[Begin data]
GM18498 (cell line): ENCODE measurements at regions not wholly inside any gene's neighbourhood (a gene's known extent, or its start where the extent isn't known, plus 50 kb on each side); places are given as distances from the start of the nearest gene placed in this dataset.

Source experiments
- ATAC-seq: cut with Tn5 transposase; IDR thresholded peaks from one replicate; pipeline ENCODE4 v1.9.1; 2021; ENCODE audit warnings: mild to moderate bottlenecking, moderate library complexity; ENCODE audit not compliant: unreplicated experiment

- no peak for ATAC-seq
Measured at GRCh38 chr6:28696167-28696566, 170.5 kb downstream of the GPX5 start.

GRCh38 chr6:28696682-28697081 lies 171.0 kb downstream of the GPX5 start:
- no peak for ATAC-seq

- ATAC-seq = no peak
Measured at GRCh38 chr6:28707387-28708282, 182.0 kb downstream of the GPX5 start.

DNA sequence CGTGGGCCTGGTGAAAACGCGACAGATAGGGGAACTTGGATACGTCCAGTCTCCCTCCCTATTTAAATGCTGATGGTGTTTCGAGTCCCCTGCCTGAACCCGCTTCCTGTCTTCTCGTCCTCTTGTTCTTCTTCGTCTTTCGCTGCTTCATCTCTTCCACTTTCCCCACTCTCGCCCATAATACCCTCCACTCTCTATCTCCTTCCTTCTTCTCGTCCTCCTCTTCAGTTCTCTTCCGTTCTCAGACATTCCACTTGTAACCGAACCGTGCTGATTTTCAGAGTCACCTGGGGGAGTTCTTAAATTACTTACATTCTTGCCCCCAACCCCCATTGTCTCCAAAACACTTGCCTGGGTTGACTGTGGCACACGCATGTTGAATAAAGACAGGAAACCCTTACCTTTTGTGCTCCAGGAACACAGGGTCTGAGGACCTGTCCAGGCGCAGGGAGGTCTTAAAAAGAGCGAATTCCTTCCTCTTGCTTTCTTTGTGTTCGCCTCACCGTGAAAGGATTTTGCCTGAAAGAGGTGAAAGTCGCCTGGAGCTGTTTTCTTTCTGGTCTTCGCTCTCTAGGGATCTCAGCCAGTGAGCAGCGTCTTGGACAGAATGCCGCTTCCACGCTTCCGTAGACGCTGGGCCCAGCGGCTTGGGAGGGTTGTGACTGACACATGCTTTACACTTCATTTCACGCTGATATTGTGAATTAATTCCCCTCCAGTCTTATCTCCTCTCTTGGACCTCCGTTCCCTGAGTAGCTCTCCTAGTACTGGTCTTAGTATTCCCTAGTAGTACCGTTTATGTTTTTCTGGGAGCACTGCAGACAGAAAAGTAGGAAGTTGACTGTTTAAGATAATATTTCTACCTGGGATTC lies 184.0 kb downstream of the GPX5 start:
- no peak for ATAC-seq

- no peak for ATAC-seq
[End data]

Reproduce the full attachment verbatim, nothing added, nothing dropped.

GM18498 (cell line): ENCODE measurements at regions not wholly inside any gene's neighbourhood (a gene's known extent, or its start where the extent isn't known, plus 50 kb on each side); places are given as distances from the start of the nearest gene placed in this dataset.

Source experiments
- ATAC-seq: cut with Tn5 transposase; IDR thresholded peaks from one replicate; pipeline ENCODE4 v1.9.1; 2021; ENCODE audit warnings: mild to moderate bottlenecking, moderate library complexity; ENCODE audit not compliant: unreplicated experiment

- no peak for ATAC-seq
Measured at GRCh38 chr6:28696167-28696566, 170.5 kb downstream of the GPX5 start.

GRCh38 chr6:28696682-28697081 lies 171.0 kb downstream of the GPX5 start:
- no peak for ATAC-seq

- ATAC-seq = no peak
Measured at GRCh38 chr6:28707387-28708282, 182.0 kb downstream of the GPX5 start.

DNA sequence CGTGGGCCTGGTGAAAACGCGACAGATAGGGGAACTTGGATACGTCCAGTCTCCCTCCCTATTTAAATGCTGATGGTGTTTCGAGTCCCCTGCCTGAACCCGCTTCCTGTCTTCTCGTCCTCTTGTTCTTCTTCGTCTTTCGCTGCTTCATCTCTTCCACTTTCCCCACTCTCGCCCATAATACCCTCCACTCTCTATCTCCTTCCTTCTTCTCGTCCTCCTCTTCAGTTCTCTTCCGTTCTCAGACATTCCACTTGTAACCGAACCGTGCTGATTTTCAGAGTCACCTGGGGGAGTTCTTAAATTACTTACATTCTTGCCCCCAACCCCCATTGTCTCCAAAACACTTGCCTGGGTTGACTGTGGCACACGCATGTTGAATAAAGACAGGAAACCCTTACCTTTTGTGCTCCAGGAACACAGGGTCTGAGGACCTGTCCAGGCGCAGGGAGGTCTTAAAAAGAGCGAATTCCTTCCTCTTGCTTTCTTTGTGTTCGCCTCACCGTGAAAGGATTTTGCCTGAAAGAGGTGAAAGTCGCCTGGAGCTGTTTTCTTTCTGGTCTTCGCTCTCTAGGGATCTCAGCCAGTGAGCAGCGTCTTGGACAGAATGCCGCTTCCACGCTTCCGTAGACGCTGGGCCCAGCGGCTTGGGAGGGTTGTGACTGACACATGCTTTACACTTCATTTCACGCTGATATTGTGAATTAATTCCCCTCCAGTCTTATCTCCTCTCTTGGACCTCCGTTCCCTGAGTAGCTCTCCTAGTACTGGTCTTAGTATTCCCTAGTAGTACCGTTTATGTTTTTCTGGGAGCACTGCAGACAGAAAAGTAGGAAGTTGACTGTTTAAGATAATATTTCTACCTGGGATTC lies 184.0 kb downstream of the GPX5 start:
- no peak for ATAC-seq

- no peak for ATAC-seq